Students see – and hear – end of an Air Force era
Representing the 193rd SOW were Penn College students Clayton W. Amey, of Birdsboro, enrolled in automotive technology management: automotive technology concentration; Jade A. Cordrey, of Muncy, nursing; Zachary A. Jackson, of Wernersville, aviation maintenance technology; Kaylin J. Hicks, of Hughesville, paramedic science; and Brent H. Thomson, of Wernersville, applied management.
“Any world event or crisis that our military has responded to in recent history, our 193rd Airmen – and Commando Solo – were likely key components in that response,” said Col. Eric McKissick, 193rd SOW vice commander. “As we prepare to open a new chapter in our history, we thank those who have enabled us to be among the very best wings in the Air National Guard.”
The genesis for the airborne information operations platform can be traced to 1968, when the 193rd Tactical Electronics Warfare Group received its first aircraft: the EC-121 Coronet Solo. In the late 1970s, the aircraft were succeeded by the EC-130E before finally being replaced by the current model in 2003.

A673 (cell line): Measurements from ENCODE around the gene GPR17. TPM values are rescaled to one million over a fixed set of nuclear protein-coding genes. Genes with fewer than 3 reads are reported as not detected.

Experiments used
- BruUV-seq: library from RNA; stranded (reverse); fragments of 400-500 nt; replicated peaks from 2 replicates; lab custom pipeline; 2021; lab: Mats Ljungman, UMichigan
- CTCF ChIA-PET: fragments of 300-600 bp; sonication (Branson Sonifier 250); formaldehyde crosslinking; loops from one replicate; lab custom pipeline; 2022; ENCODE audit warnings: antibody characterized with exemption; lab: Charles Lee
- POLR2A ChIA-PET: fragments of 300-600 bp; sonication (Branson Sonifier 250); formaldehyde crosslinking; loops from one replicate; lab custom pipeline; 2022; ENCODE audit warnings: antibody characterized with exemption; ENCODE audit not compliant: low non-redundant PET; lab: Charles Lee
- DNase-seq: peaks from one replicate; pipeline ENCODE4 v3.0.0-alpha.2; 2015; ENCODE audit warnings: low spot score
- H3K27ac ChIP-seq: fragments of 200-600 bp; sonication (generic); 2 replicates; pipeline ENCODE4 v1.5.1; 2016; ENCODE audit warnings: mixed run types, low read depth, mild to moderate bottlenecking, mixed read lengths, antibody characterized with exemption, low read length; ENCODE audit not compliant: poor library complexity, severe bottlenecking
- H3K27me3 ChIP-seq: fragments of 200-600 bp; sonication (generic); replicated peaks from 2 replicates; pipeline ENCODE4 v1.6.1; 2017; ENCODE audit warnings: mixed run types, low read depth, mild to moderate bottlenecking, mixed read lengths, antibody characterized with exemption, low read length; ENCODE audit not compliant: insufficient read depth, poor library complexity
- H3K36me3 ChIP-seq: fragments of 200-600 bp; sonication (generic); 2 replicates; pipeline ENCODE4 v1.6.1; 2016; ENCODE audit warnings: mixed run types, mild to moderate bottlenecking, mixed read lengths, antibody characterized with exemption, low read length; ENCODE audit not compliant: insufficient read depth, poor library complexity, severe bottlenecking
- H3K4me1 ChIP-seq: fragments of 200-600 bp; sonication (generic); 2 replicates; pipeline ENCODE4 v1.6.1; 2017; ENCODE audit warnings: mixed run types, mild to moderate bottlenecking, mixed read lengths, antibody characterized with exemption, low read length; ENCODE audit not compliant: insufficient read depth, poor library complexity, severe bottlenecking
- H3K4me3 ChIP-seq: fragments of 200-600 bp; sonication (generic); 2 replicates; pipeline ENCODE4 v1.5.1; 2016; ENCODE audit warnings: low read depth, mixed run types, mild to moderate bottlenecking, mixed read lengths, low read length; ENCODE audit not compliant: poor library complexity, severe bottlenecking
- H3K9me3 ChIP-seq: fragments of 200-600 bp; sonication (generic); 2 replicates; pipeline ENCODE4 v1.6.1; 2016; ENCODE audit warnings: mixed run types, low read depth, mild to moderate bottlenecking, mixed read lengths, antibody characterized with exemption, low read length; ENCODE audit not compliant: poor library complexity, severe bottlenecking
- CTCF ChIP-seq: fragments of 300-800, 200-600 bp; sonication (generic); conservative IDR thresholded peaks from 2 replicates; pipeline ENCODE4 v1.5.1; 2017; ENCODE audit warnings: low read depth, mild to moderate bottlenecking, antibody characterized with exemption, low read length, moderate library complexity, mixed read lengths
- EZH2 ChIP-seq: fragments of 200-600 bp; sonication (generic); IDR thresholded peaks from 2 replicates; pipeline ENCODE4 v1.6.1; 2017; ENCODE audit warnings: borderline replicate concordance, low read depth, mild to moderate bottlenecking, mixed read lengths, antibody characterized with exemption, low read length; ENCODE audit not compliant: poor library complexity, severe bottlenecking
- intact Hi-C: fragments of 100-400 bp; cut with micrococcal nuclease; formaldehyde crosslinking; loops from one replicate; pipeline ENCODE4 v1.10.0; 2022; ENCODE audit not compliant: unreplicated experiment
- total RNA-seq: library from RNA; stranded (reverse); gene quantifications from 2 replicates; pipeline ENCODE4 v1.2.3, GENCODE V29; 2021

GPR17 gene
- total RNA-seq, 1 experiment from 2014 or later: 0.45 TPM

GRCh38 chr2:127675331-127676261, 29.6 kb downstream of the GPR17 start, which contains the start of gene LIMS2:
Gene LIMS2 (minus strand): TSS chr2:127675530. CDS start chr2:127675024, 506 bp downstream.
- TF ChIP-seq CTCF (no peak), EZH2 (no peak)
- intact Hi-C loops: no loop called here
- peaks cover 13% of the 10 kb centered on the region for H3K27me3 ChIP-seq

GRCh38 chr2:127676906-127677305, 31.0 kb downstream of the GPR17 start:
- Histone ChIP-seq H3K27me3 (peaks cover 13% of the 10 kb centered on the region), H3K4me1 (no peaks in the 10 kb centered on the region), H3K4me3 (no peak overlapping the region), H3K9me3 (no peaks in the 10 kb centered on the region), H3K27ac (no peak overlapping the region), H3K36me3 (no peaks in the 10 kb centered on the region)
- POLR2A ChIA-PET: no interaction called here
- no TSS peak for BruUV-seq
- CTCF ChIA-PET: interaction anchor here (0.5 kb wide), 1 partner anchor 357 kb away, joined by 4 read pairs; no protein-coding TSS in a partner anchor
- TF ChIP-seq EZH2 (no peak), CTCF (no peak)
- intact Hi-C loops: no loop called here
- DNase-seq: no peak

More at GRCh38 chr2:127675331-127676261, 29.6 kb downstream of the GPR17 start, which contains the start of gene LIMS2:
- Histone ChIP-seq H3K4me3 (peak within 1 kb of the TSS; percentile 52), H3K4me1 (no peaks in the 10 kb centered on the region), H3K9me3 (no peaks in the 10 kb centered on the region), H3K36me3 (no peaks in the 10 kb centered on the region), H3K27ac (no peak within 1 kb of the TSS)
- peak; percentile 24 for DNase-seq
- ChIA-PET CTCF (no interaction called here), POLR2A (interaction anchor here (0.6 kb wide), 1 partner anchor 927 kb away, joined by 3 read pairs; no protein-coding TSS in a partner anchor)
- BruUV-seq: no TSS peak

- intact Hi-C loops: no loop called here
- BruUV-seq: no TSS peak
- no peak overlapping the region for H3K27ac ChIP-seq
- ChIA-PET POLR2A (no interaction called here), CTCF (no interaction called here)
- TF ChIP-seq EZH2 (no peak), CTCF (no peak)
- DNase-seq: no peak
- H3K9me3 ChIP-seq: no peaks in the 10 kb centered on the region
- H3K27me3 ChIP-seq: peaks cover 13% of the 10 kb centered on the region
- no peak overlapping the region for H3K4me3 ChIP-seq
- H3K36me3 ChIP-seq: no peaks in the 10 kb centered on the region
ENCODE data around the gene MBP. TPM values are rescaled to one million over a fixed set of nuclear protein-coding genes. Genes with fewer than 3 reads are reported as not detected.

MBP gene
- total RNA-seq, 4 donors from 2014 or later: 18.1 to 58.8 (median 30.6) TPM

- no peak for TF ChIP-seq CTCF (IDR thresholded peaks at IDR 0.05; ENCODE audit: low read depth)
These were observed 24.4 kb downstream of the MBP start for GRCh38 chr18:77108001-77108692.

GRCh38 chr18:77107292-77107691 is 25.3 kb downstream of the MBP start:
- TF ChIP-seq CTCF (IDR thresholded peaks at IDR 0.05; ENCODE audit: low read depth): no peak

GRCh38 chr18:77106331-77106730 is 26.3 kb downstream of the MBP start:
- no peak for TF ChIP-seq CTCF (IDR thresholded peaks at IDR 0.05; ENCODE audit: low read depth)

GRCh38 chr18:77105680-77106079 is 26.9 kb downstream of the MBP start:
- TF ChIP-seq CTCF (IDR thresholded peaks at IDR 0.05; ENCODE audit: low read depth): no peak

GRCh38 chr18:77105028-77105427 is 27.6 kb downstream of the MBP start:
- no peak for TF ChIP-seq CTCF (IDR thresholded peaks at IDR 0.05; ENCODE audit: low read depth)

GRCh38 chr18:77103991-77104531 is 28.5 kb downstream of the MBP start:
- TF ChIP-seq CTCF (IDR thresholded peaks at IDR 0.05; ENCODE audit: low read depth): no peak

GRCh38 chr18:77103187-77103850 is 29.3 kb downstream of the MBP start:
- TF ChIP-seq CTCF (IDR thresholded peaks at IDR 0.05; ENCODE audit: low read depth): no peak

Throughout its history, the wing was instrumental in the success of coordinated military information support operations, earning it the moniker of “the most deployed unit in the Air National Guard.”
Those deployments included Operation Enduring Freedom, Operation Iraqi Freedom, Operations Odyssey Dawn/Unified Protector in Libya, Operation Inherent Resolve, Operation Resolute Support/Freedom’s Sentinel, Operation Secure Tomorrow and Operation Unified Response in Haiti.
In the transmission, the wing thanked the local community for its support over the years before broadcasting the Santo and Johnny song, “Sleep Walk,” and closing with the phrase, “Commando Solo, music off.”
Article provided by Airman 1st Class Diana Snyder, 193rd SOW Public Affairs Office;
photos by Jade's Mom: Kimberly S. Cordrey, Lumley Aviation Center secretary